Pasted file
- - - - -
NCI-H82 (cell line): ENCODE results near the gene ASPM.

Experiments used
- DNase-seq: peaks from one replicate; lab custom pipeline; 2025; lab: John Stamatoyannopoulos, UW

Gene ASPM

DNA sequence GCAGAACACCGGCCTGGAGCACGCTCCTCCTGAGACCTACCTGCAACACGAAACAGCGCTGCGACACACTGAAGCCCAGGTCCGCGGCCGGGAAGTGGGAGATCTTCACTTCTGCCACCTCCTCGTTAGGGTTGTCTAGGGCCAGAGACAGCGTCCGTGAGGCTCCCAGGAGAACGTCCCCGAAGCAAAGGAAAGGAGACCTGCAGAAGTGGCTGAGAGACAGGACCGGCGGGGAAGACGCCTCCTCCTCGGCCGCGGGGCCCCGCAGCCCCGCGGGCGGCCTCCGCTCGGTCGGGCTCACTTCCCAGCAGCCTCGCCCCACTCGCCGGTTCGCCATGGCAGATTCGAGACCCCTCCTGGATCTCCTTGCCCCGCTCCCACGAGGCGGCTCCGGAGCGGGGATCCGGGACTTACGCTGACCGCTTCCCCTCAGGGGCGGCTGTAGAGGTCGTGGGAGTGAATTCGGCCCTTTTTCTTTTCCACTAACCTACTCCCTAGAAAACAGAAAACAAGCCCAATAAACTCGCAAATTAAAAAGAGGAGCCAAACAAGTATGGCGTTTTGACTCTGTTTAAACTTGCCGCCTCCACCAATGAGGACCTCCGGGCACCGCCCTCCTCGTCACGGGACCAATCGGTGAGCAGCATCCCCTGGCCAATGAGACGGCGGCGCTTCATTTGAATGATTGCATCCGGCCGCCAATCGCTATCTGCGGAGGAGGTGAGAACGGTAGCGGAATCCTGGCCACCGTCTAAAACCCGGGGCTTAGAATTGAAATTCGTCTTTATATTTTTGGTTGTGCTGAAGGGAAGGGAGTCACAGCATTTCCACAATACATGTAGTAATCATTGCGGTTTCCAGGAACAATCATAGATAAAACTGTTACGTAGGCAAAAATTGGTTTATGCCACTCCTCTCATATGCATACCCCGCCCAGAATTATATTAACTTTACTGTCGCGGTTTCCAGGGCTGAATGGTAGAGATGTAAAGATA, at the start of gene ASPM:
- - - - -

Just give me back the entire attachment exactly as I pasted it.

NCI-H82 (cell line): ENCODE results near the gene ASPM.

Experiments used
- DNase-seq: peaks from one replicate; lab custom pipeline; 2025; lab: John Stamatoyannopoulos, UW

Gene ASPM

DNA sequence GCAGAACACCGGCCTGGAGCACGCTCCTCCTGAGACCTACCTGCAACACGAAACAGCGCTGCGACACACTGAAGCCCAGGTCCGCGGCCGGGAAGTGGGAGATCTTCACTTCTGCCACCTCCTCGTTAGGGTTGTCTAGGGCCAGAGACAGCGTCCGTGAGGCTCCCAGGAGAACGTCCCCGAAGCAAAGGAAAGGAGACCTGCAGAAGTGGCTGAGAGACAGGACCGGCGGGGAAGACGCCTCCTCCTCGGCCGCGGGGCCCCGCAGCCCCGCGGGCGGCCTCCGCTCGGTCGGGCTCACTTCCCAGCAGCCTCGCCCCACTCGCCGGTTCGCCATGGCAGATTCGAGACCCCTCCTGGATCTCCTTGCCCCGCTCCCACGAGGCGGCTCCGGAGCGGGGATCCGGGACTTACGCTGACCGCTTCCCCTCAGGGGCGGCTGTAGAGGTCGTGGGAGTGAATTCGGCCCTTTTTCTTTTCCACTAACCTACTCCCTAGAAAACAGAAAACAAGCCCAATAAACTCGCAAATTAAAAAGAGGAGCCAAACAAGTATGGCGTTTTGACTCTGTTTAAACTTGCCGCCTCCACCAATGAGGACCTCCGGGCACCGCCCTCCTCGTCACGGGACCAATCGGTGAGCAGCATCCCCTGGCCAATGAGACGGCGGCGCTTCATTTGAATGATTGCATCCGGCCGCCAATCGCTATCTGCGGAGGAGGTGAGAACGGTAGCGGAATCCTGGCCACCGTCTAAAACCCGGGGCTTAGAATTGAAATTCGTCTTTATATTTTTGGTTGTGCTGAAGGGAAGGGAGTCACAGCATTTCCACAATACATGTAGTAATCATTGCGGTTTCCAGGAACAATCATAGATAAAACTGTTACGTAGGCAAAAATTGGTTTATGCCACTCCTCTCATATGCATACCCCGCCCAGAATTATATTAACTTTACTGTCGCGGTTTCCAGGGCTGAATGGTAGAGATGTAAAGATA, at the start of gene ASPM: